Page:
Machu Picchu has been at the top of my travel bucket list for years, but ironically, a long list of trips have preceded my recent visit to Peru. The idea behind my procrastination was actually a very poor attempt at convincing myself that I was saving Peru for a “better time” when I could be aptly prepared. Truthfully, there never was a better time because I’m a last minute traveller in nature. And for that very reason, the task of booking the infamous trek to Machu Picchu seemed so daunting. The problem was that treks from Cusco to Aguas Calientes (Machu Picchu Town) get booked up months in advance because admittance to both the ancient trails and Machu Picchu itself is limited in order to preserve precious Incan infrastructure. I wanted to do the trek to Machu Picchu so badly, but the thought of booking any sort of travel more than two weeks in advance gave me serious anxiety – it was just not my style. To boot, tour companies recommend that trekkers arrive in Cusco approximately two days prior to the trek in order to acclimatize to the altitude. Unfortunately, I did not have the luxury of time, and simply couldn’t afford to spend seven days in one place, so I had no choice but to find another way to get to Machu Picchu. After going on a whim and booking everything myself, I realized that it is possible to experience quite a bit of adventure in Machu Picchu doing the trek.
Here’s how you can see Machu Picchu if you are tight on time:
- Take the train to Machu Picchu. Everyone thinks that the train is for non-adventurists, but it’s really not! It’s educational and scenic with grand windows and running commentary as the train twists and turns through the Sacred Valley, not to mention the impeccable service.
- Do not spend more than one full day in Aguas Calientes. In fact, you don’t even need to spend more than half a day. Maximize your time in Cusco by arriving in Aguas Calientes at night. However, if you do arrive a full day before your journey to Machu Picchu, then there are a few things to do to keep yourself occupied for the day: visit the Butterfly Conservatory, climb Putucusi Mountain, do some shopping, or relax at one of the many spas.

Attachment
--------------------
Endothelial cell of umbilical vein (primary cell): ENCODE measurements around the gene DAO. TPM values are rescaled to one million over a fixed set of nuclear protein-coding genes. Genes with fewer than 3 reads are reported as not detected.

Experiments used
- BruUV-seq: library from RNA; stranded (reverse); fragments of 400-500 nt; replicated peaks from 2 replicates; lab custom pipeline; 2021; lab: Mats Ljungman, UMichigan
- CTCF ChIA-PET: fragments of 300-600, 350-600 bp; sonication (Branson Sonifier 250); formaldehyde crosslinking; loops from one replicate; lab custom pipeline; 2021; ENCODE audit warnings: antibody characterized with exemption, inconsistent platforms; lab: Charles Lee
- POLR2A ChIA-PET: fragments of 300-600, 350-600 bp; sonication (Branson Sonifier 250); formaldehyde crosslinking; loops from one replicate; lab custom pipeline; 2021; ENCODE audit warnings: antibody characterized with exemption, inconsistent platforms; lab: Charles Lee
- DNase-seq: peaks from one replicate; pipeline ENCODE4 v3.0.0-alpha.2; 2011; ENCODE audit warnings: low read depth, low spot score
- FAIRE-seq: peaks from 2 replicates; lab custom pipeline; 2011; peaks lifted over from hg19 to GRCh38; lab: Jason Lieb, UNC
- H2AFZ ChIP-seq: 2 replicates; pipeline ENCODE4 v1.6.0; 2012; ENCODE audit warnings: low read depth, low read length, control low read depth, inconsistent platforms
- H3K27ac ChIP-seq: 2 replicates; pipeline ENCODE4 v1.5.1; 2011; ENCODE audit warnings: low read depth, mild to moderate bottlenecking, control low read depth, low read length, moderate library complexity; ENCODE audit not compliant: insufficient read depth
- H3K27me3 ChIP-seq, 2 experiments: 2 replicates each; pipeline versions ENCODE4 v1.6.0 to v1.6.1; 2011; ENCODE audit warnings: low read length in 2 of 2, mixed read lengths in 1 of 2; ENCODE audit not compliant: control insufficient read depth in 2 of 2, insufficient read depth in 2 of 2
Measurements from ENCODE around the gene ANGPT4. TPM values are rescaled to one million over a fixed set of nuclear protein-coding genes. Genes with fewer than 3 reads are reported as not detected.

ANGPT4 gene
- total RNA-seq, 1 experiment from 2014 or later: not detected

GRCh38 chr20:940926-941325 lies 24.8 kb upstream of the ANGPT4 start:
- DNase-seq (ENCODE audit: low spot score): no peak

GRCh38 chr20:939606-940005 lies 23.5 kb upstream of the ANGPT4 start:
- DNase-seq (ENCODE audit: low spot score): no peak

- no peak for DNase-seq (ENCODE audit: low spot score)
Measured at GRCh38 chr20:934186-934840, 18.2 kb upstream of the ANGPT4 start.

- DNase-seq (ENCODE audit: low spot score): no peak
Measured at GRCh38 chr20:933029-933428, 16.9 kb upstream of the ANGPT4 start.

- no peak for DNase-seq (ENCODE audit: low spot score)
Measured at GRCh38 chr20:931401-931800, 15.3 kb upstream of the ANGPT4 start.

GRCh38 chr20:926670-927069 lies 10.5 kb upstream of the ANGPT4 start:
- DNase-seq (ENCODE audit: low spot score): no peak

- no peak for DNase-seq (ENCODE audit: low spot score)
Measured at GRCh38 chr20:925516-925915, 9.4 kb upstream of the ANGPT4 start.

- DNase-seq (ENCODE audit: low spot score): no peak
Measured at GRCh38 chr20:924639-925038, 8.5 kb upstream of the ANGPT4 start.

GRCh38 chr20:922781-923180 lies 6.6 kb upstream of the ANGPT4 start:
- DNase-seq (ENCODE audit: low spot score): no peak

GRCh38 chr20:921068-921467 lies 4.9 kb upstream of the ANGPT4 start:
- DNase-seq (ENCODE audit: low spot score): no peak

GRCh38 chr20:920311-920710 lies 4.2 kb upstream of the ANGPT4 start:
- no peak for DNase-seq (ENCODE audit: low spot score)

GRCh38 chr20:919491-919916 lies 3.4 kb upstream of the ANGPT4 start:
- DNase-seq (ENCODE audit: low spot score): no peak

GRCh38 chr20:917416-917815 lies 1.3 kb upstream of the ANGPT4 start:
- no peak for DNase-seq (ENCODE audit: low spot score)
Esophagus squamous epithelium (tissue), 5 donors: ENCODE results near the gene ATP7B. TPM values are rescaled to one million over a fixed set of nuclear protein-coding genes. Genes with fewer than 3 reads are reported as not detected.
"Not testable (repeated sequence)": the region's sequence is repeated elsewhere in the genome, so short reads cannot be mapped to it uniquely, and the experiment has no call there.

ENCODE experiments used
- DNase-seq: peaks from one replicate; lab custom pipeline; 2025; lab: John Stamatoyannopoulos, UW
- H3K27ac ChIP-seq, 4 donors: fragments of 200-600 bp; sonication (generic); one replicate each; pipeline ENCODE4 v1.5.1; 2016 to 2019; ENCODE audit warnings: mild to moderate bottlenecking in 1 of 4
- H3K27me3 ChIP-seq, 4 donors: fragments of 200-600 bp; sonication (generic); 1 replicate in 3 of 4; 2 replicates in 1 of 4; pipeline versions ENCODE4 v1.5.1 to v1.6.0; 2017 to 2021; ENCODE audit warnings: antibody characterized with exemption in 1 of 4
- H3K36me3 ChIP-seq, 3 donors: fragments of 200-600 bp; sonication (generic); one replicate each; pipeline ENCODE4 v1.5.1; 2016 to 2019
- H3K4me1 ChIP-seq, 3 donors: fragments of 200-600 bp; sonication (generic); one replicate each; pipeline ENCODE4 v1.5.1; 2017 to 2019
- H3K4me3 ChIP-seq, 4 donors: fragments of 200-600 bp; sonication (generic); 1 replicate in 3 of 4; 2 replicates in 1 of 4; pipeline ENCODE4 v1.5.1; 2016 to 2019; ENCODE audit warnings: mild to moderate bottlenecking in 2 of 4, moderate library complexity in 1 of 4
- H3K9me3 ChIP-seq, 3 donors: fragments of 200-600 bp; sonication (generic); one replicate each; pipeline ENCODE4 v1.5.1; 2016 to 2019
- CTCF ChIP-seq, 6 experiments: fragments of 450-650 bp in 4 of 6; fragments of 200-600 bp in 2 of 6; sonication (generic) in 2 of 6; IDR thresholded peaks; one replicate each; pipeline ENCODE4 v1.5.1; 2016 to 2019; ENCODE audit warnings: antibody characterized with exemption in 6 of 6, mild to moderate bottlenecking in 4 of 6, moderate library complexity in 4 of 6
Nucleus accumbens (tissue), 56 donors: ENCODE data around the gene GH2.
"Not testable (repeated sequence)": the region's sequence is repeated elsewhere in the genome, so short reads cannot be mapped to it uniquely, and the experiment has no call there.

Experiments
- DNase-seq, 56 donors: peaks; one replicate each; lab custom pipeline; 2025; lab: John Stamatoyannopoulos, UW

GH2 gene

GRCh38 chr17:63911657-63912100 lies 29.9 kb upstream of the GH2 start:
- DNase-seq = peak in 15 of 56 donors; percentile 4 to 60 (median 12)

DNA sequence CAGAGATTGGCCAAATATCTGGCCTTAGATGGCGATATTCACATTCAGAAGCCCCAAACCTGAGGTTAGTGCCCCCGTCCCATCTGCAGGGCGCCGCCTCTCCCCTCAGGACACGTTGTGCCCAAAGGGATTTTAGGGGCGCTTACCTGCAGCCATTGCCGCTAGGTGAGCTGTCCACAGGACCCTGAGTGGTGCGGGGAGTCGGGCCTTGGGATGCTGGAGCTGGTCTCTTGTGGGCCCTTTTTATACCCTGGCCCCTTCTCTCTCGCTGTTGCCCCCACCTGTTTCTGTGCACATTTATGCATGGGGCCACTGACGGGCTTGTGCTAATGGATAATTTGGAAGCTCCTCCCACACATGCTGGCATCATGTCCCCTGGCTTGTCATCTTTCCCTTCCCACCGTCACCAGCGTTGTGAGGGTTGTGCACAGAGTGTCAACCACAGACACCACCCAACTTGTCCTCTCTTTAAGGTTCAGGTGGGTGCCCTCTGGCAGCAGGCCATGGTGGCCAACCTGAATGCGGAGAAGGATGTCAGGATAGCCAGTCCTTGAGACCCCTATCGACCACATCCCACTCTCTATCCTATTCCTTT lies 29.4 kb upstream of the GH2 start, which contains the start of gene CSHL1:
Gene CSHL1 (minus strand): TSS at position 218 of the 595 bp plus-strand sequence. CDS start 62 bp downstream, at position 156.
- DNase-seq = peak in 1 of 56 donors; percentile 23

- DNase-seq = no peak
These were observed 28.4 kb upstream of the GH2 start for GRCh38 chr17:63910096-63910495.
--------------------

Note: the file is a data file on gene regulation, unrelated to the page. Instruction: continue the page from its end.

- On the day of your visit to the Machu Picchu Citadel, hike up to the entrance rather than taking the shuttle bus. The shuttle runs between Aguas Calientes and the Citadel site entrance. Hikers can use a very well-marked trail, which begins at the edge of town and cuts across the winding road directly into forested area, finally ending at the Citadel entrance. Beware, as this hike is packed with steep steps – something you will see quite a bit of during your visit to the Citadel.
- Once inside the Citadel, climb Machu Picchu Mountain before or after your tour. It is higher than the popular Wayna Picchu, and offers views from the highest peak of Machu Picchu. Entrance to the mountain is from 7:00 – 11:00 hrs. I would suggest going closer to 11:00 hrs to give the morning fog a chance to clear. It’s not a technically difficult mountain to climb, but the Incan stone steps are nevertheless challenging! Allow extra time if you have difficulty with stairs or if it’s raining – the steps become very slippery.
- Take a dip in the Hot Springs in Aguas Calientes. If you have time after your visit to the Citadel, indulge in this traditional tourist experience.
Machu Picchu was so much more than what I expected, and the route that I chose couldn’t have been better. I still catch myself wondering about what the trek would have been like, so as I always say – I guess I’ll just have to go back!
Interested? Take the Trip Yourself!